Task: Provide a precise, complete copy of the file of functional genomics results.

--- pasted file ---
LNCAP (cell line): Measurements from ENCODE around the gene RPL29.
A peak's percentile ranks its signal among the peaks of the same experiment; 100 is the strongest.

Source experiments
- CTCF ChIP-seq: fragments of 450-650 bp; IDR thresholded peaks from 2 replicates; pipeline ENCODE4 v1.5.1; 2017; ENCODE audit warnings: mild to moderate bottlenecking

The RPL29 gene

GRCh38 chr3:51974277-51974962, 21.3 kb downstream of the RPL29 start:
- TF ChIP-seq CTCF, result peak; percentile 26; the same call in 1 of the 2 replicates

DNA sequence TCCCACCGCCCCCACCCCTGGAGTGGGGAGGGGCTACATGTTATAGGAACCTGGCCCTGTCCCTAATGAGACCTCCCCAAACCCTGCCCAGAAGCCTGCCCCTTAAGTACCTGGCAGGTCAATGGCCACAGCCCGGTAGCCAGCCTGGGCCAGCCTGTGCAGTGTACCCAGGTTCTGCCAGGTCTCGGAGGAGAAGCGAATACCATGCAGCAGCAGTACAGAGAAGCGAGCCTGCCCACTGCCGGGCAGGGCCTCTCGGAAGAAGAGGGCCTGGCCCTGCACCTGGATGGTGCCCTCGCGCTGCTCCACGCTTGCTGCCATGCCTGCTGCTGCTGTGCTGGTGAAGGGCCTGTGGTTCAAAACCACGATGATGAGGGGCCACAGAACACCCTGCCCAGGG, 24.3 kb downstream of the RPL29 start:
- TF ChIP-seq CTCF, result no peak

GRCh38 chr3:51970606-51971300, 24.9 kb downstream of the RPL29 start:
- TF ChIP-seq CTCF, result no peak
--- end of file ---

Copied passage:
LNCAP (cell line): Measurements from ENCODE around the gene RPL29.
A peak's percentile ranks its signal among the peaks of the same experiment; 100 is the strongest.

Source experiments
- CTCF ChIP-seq: fragments of 450-650 bp; IDR thresholded peaks from 2 replicates; pipeline ENCODE4 v1.5.1; 2017; ENCODE audit warnings: mild to moderate bottlenecking

The RPL29 gene

GRCh38 chr3:51974277-51974962, 21.3 kb downstream of the RPL29 start:
- TF ChIP-seq CTCF, result peak; percentile 26; the same call in 1 of the 2 replicates

DNA sequence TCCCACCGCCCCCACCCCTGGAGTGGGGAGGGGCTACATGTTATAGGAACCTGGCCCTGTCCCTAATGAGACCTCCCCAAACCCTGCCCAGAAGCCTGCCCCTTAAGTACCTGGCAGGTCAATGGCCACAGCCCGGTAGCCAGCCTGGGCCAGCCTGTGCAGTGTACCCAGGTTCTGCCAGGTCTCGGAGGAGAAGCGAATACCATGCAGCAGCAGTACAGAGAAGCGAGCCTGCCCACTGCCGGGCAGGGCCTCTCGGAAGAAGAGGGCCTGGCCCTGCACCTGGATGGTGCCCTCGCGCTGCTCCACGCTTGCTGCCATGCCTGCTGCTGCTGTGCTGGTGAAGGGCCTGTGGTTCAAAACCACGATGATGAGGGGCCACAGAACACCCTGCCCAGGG, 24.3 kb downstream of the RPL29 start:
- TF ChIP-seq CTCF, result no peak

GRCh38 chr3:51970606-51971300, 24.9 kb downstream of the RPL29 start:
- TF ChIP-seq CTCF, result no peak